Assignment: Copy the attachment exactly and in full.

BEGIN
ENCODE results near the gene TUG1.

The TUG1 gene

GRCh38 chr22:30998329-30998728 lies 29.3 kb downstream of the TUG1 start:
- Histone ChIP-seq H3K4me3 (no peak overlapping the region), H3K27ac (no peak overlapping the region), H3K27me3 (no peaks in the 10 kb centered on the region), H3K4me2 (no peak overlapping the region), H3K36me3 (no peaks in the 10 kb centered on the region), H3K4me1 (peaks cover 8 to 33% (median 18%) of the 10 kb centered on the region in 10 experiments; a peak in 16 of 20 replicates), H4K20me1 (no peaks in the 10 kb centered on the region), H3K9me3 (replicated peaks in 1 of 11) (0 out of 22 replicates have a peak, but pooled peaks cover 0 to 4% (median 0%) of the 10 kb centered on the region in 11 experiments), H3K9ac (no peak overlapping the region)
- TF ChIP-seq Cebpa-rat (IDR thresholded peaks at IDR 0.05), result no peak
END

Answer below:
ENCODE results near the gene TUG1.

The TUG1 gene

GRCh38 chr22:30998329-30998728 lies 29.3 kb downstream of the TUG1 start:
- Histone ChIP-seq H3K4me3 (no peak overlapping the region), H3K27ac (no peak overlapping the region), H3K27me3 (no peaks in the 10 kb centered on the region), H3K4me2 (no peak overlapping the region), H3K36me3 (no peaks in the 10 kb centered on the region), H3K4me1 (peaks cover 8 to 33% (median 18%) of the 10 kb centered on the region in 10 experiments; a peak in 16 of 20 replicates), H4K20me1 (no peaks in the 10 kb centered on the region), H3K9me3 (replicated peaks in 1 of 11) (0 out of 22 replicates have a peak, but pooled peaks cover 0 to 4% (median 0%) of the 10 kb centered on the region in 11 experiments), H3K9ac (no peak overlapping the region)
- TF ChIP-seq Cebpa-rat (IDR thresholded peaks at IDR 0.05), result no peak